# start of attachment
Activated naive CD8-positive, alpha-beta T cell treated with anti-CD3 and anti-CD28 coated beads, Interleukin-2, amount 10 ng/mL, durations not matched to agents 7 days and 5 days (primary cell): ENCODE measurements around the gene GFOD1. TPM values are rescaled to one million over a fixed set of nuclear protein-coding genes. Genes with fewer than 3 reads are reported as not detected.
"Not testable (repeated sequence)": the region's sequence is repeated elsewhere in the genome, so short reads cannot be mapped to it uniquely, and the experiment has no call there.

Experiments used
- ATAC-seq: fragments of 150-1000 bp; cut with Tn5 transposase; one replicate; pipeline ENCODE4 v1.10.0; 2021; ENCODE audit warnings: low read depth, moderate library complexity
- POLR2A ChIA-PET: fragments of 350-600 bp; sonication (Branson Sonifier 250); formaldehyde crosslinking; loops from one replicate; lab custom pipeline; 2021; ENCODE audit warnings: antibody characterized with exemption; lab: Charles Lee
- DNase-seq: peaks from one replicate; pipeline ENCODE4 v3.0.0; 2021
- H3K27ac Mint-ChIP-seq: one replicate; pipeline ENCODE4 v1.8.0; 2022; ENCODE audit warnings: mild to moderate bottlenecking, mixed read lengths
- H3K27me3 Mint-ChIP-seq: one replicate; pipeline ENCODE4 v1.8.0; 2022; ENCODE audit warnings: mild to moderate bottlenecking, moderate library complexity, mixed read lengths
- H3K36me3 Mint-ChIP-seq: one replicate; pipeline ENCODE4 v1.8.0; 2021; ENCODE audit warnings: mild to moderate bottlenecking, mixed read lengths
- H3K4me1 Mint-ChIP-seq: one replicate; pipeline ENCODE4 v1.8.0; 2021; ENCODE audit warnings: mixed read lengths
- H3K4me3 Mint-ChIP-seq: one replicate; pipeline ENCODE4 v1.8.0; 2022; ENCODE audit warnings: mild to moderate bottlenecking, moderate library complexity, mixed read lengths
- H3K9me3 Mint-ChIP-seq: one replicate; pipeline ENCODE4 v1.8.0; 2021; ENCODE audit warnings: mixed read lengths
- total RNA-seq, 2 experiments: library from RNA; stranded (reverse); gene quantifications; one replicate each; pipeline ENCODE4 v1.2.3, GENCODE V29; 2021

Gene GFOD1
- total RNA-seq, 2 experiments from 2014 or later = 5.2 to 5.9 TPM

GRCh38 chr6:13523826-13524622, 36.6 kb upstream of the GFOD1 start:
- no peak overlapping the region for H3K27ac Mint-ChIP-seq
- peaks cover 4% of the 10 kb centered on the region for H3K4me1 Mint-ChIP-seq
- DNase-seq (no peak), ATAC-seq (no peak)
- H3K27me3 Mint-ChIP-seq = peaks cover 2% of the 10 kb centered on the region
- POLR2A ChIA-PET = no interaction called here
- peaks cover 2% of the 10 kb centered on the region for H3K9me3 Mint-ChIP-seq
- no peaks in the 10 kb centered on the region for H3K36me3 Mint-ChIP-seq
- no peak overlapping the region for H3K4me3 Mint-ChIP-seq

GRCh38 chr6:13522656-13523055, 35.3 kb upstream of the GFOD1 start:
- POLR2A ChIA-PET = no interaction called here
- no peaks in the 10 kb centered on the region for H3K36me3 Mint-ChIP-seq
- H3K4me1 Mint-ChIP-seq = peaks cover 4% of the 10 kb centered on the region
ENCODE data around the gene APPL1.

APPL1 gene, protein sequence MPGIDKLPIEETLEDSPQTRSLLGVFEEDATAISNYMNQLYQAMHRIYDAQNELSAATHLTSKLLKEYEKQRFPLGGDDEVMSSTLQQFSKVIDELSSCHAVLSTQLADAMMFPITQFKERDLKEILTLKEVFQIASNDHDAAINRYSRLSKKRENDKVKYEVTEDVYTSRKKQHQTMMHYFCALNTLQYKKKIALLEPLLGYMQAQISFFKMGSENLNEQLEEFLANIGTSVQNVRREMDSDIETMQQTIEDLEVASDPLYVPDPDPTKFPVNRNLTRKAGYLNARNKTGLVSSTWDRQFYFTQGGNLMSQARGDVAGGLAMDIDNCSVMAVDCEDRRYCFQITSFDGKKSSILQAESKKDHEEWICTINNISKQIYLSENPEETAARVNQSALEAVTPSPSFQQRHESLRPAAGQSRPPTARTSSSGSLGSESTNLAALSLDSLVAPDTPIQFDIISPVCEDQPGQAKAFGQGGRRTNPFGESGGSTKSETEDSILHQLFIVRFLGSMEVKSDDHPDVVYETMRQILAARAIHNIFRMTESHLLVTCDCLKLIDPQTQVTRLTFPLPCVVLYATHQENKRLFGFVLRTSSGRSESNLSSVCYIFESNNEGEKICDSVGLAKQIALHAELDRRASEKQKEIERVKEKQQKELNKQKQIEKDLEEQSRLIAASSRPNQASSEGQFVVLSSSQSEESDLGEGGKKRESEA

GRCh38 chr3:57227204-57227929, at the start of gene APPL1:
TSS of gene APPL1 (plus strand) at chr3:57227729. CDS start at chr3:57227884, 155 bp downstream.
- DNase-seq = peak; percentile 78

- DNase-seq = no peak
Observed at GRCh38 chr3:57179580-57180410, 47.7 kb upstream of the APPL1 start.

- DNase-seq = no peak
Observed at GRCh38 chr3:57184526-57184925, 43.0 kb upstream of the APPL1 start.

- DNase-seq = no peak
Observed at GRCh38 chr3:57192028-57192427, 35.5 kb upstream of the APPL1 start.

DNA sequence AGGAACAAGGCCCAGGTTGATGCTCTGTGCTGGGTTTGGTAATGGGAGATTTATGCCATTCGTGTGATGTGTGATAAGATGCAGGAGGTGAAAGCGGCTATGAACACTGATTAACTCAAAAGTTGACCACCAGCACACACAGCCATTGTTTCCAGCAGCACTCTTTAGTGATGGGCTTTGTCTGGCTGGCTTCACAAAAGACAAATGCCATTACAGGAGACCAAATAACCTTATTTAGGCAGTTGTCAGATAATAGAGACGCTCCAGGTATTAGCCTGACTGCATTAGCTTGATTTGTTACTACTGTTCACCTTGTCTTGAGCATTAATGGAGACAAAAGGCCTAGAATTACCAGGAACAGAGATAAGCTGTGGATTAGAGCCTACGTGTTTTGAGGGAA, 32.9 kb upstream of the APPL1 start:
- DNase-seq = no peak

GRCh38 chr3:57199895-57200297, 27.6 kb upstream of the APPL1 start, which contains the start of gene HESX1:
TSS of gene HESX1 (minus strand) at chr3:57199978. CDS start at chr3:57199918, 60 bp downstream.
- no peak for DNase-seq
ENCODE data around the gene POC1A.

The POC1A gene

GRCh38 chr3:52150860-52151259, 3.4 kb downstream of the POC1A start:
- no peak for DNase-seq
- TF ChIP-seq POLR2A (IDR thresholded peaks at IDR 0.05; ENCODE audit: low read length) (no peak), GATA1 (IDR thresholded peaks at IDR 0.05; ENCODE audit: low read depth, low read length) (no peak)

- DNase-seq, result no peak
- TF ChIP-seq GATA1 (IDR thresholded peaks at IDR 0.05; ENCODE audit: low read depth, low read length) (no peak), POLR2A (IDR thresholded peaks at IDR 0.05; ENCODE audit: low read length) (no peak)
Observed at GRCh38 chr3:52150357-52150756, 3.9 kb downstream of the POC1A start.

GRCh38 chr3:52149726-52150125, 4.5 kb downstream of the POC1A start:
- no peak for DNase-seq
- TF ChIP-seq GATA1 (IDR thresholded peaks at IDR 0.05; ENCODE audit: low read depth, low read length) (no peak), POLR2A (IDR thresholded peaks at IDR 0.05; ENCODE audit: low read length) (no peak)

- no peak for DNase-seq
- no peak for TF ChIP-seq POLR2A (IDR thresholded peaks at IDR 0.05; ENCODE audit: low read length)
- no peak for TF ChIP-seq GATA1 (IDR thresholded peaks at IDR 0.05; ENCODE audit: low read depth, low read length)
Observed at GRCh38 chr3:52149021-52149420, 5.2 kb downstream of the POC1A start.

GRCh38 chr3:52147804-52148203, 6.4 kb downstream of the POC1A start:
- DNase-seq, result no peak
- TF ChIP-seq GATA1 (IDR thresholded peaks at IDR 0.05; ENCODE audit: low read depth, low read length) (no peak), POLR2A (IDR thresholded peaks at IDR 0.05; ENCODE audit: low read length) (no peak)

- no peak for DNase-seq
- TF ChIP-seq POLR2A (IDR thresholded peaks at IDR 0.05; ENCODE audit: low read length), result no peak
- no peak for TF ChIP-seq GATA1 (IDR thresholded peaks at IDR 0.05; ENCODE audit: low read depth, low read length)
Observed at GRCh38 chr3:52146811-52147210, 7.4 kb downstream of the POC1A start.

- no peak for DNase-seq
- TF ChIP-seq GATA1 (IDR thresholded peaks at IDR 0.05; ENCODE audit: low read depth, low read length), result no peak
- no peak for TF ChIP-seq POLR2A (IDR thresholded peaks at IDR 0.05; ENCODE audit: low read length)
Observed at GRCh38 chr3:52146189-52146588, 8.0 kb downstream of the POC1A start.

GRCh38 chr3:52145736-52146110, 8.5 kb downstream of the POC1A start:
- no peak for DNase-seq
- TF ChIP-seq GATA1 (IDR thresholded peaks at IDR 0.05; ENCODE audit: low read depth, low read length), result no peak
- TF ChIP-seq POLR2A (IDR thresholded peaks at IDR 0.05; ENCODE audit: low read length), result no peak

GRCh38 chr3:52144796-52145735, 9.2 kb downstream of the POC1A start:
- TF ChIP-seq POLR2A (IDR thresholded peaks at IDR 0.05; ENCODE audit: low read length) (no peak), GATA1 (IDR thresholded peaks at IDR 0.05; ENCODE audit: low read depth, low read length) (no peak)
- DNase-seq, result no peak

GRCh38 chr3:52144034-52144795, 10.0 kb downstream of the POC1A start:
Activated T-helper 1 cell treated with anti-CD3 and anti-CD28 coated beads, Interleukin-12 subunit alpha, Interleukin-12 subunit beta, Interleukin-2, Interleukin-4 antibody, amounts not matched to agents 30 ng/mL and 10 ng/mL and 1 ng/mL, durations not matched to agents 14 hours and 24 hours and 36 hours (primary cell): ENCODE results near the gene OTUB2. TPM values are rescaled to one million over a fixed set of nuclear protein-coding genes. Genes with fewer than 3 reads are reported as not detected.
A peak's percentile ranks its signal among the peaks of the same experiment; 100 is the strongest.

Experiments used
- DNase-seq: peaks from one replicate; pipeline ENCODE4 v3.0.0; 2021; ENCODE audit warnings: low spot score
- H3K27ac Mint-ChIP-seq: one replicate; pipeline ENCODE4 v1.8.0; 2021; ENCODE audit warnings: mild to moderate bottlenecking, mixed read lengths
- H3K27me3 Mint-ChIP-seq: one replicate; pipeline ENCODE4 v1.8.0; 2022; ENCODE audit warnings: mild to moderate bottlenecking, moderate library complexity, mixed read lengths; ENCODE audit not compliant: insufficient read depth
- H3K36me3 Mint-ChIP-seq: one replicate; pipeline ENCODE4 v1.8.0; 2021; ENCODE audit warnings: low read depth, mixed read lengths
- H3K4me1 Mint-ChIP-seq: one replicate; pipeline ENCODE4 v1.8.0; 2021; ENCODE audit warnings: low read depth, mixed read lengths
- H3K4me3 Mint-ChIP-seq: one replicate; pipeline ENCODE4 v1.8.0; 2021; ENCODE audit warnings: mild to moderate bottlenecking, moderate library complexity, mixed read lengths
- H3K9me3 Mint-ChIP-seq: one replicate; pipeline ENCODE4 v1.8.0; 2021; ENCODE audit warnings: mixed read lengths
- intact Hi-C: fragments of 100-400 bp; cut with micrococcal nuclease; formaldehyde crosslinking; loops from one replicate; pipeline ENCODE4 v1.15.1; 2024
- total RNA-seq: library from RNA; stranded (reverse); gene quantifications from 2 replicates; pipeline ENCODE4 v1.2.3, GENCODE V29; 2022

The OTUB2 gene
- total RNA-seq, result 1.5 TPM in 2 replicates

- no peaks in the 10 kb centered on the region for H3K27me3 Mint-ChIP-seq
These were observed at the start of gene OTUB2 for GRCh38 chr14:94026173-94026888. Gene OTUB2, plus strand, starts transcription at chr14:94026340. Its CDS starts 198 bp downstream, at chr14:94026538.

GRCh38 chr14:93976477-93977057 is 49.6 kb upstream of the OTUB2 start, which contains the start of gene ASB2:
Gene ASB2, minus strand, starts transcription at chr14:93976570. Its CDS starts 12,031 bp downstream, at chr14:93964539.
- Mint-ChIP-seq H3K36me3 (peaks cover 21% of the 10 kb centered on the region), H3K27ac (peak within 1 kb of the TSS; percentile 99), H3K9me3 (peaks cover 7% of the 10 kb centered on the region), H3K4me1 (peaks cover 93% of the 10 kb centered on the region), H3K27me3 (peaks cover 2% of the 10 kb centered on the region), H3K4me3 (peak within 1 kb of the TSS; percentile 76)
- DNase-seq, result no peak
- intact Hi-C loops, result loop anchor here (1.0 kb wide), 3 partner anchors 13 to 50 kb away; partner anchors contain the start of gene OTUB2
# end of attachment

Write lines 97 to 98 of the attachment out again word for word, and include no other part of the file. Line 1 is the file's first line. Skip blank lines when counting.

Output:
- Mint-ChIP-seq H3K36me3 (peaks cover 21% of the 10 kb centered on the region), H3K27ac (peak within 1 kb of the TSS; percentile 99), H3K9me3 (peaks cover 7% of the 10 kb centered on the region), H3K4me1 (peaks cover 93% of the 10 kb centered on the region), H3K27me3 (peaks cover 2% of the 10 kb centered on the region), H3K4me3 (peak within 1 kb of the TSS; percentile 76)
- DNase-seq, result no peak